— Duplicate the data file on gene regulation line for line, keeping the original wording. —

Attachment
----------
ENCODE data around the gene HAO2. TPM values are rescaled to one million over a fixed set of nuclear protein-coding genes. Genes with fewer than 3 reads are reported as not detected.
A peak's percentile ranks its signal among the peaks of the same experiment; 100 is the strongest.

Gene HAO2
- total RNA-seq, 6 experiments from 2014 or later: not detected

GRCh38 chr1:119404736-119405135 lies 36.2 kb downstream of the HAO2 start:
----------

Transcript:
ENCODE data around the gene HAO2. TPM values are rescaled to one million over a fixed set of nuclear protein-coding genes. Genes with fewer than 3 reads are reported as not detected.
A peak's percentile ranks its signal among the peaks of the same experiment; 100 is the strongest.

Gene HAO2
- total RNA-seq, 6 experiments from 2014 or later: not detected

GRCh38 chr1:119404736-119405135 lies 36.2 kb downstream of the HAO2 start: